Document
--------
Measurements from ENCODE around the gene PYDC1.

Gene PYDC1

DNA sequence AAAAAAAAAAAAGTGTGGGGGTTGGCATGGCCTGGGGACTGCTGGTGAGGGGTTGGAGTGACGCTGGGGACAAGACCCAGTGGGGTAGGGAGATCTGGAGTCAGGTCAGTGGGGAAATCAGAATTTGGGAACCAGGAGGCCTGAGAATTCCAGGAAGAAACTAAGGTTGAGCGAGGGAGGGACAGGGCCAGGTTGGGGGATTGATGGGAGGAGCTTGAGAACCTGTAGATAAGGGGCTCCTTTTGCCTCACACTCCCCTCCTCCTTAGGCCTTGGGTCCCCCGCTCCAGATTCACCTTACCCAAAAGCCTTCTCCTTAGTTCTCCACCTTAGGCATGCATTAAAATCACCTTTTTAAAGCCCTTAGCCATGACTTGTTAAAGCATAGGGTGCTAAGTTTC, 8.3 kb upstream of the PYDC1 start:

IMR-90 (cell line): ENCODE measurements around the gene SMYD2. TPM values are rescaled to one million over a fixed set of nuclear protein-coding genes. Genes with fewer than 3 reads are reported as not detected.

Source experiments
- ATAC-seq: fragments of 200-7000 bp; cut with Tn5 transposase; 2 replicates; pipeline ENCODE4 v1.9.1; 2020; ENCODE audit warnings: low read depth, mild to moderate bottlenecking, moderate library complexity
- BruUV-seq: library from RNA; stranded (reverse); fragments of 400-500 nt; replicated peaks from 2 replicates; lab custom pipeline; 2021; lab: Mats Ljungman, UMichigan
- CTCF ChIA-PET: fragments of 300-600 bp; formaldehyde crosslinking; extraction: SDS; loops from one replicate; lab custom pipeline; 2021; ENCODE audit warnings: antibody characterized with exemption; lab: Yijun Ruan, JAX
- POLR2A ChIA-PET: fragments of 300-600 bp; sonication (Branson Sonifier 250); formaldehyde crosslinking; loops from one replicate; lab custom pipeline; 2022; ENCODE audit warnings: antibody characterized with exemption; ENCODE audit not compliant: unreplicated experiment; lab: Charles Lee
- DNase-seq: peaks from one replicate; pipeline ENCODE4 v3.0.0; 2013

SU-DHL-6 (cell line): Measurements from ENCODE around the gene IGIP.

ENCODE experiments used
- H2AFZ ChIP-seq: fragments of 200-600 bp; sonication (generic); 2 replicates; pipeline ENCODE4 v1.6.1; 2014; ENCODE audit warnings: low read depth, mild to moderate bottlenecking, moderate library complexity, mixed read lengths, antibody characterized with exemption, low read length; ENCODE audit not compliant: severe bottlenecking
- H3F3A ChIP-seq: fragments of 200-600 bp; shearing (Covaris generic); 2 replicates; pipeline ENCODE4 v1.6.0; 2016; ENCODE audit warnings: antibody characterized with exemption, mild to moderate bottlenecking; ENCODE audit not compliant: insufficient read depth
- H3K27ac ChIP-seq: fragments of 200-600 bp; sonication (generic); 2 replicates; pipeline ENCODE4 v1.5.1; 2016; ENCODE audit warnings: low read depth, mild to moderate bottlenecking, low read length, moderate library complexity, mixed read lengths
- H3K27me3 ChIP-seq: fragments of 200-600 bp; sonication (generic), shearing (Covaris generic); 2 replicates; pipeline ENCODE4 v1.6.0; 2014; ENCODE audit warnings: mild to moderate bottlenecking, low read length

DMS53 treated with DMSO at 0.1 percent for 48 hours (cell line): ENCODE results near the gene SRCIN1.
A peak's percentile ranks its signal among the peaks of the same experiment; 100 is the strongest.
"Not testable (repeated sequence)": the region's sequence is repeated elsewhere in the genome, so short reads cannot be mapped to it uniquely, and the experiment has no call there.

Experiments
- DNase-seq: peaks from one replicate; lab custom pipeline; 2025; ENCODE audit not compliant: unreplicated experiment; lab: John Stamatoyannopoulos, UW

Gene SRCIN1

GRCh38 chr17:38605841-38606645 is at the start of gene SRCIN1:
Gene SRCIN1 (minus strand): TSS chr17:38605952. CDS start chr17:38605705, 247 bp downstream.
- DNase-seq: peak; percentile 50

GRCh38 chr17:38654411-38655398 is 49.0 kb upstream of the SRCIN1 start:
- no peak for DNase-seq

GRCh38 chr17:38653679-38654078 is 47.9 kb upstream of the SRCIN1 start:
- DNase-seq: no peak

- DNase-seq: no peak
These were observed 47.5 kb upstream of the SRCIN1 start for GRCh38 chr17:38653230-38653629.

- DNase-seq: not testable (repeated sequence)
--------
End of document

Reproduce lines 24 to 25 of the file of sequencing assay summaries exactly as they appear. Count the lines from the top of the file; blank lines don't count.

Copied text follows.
Gene SRCIN1 (minus strand): TSS chr17:38605952. CDS start chr17:38605705, 247 bp downstream.
- DNase-seq: peak; percentile 50